Google Settles Adwords Complaint

Google Settles AdWords Complaint

Google recently settled a complaint in France related to its termination of an Adwords contract.  Essentially Google terminated a contract without giving notice to one of its advertisers.  Google had questioned the legality of the Advertiser’s products and suspended its AdWords account in November 2009. The Advertiser was selling software showing the locations of speed cameras and radar detectors. Apparently radar detectors are illegal in France.

Hypothetically speaking, if the French advertiser were to sue Google for breach of contract according to Canadian law, then the result would all depend on whether the product or service being advertised was “legal”.

Google’s Adwords Terms of Use (accessed October 28,2010) allows Google to terminate an Adwords contract for whatever reason.  However, such termination must be with notice:

Google may cancel immediately any IO [insertion orders or service agreements],any of its advertising Programs, or these Terms at any time with notice, in which case Customer will be responsible for any ads already run.

The contract does not specify the amount of notice or the manner of notice.  Presumably a court would “read-in” that such notice must be reasonable.  Thus Google could terminate an Adwords account for whatever reason, as long as it gave reasonable notice.  Reasonable notice would depend on the circumstances.

In the French case, there was no notice whatsoever. However, Clause 4 “Prohibited Uses” allows Google to cancel an Agreement immediately and without notice if an Advertiser advertises anything illegal:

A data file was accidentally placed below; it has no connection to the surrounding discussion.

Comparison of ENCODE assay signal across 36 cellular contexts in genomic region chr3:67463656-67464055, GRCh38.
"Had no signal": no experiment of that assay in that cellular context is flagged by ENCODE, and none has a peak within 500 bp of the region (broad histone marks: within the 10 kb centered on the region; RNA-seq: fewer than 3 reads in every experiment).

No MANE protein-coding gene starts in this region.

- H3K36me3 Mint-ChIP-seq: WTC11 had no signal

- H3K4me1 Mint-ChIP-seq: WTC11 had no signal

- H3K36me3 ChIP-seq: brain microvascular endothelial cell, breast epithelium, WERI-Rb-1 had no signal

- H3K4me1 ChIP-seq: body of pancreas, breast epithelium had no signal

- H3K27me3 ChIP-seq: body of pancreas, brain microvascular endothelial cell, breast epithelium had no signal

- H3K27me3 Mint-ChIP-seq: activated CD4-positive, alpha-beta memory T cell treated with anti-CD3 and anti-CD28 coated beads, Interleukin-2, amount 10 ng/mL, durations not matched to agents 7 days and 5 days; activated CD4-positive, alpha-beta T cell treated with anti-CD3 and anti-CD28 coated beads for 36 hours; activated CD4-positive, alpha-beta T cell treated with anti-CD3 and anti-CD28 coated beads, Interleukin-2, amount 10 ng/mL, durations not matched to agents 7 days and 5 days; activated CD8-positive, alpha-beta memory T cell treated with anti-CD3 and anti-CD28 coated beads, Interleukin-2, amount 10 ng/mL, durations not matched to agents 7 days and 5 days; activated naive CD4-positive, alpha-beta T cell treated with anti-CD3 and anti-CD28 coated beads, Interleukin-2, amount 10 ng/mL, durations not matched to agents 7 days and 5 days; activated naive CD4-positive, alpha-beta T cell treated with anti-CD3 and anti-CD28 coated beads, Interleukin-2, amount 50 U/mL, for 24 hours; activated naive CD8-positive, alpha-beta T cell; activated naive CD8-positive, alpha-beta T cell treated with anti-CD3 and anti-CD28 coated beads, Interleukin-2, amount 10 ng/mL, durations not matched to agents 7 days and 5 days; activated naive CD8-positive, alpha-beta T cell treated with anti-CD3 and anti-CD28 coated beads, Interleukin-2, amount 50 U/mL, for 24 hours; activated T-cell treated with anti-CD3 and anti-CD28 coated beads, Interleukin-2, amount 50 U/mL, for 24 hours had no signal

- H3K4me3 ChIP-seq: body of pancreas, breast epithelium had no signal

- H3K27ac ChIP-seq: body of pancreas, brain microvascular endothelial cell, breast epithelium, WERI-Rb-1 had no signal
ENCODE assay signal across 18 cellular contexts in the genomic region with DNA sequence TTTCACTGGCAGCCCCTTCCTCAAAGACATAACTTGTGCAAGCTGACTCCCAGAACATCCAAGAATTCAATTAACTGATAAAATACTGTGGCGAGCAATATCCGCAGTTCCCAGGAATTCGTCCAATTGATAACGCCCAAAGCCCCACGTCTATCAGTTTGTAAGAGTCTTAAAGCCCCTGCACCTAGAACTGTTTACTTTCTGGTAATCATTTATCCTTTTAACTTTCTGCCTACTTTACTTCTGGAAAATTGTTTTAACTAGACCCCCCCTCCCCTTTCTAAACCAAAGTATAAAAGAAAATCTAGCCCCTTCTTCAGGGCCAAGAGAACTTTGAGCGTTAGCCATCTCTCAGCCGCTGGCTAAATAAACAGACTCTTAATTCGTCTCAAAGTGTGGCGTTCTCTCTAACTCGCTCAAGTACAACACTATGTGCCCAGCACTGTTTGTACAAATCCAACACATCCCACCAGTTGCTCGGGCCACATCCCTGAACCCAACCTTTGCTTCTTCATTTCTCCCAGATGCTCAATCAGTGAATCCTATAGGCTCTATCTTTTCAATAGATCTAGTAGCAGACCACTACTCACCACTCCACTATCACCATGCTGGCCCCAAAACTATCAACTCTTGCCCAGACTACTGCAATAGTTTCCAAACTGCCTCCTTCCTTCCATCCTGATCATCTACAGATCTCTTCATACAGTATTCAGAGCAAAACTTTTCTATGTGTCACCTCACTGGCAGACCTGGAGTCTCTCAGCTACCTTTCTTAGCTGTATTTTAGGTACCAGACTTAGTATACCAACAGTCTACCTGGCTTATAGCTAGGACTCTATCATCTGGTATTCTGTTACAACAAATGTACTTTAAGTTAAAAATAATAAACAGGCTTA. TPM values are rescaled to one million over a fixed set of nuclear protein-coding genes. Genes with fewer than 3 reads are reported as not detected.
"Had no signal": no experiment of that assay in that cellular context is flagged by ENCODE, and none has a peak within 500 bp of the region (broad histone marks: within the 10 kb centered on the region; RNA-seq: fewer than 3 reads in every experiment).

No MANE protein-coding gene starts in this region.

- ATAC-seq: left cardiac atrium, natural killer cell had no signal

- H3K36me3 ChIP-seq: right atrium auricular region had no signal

4     Prohibited Uses; License Grant; Representations and Warranties. Customer shall not, and shall not authorize any party to…advertise anything illegal or engage in any illegal or fraudulent business practice. …Violation of the foregoing may result in immediate termination of this Agreement or customer’s account without notice and may subject Customer to legal penalties and consequences.

It appears that Navx, the French advertiser, was operating in a grey area of French law.  It was not selling radar detectors but software that could be used for radar detectors.

Google could have easily included a clause in its contract that allowed it to terminate the contract in its “sole and absolute discretion”.  For example, Facebook’s Terms of Service (accessed Oct. 28,2010) state that: “If you violate the letter or spirit of this Statement, or otherwise create risk or possible legal exposure for us, we can stop providing all or part of Facebook to you.”  The key wording here is “possible legal exposure”.  “Possible” could be a one in a million chance that an activity is illegal.  It is unlike Google’s Terms of Use where the activity must be illegal and not “possibly” illegal.  The term “legal exposure” is also less onerous than “illegal activity”.  Exposure does not necessarily mean that a court has ruled that a practice is illegal, it could mean that a question of illegality was simply raised.

Google’s current policy means that it must act as a judge and decide if something is illegal before terminating an Adwords account.  A minor tweaking of its AdWords contract could give Google more power to control the kind of advertising on its network.  It looks like Google’s legal team dropped the ball on this one.

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